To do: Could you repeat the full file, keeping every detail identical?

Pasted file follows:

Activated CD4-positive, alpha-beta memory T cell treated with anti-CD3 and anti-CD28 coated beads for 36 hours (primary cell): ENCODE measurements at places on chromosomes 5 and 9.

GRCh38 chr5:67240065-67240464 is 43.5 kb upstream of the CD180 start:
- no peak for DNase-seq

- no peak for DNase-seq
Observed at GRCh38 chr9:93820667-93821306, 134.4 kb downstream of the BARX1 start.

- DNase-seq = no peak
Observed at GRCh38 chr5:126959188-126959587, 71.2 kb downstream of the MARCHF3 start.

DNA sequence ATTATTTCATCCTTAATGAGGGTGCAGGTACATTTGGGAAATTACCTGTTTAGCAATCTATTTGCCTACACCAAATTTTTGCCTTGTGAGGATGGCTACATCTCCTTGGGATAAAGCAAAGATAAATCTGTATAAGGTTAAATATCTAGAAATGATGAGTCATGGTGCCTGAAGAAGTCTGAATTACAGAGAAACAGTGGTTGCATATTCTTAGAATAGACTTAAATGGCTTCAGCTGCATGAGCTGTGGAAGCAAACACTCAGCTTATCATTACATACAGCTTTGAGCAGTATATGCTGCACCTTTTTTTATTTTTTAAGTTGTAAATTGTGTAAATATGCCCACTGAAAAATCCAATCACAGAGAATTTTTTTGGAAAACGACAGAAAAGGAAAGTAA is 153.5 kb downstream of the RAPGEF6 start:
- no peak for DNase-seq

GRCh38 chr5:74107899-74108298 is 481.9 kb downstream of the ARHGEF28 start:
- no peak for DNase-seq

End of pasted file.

Activated CD4-positive, alpha-beta memory T cell treated with anti-CD3 and anti-CD28 coated beads for 36 hours (primary cell): ENCODE measurements at places on chromosomes 5 and 9.

GRCh38 chr5:67240065-67240464 is 43.5 kb upstream of the CD180 start:
- no peak for DNase-seq

- no peak for DNase-seq
Observed at GRCh38 chr9:93820667-93821306, 134.4 kb downstream of the BARX1 start.

- DNase-seq = no peak
Observed at GRCh38 chr5:126959188-126959587, 71.2 kb downstream of the MARCHF3 start.

DNA sequence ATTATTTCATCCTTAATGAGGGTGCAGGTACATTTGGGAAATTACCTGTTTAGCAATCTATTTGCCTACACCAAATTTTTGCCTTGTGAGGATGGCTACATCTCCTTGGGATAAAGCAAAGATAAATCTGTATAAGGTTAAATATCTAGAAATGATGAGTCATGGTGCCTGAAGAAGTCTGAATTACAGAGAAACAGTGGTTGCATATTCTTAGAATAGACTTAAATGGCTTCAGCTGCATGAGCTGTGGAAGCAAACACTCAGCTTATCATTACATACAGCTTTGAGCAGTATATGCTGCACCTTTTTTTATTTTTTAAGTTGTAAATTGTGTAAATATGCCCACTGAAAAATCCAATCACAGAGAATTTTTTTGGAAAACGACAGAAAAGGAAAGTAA is 153.5 kb downstream of the RAPGEF6 start:
- no peak for DNase-seq

GRCh38 chr5:74107899-74108298 is 481.9 kb downstream of the ARHGEF28 start:
- no peak for DNase-seq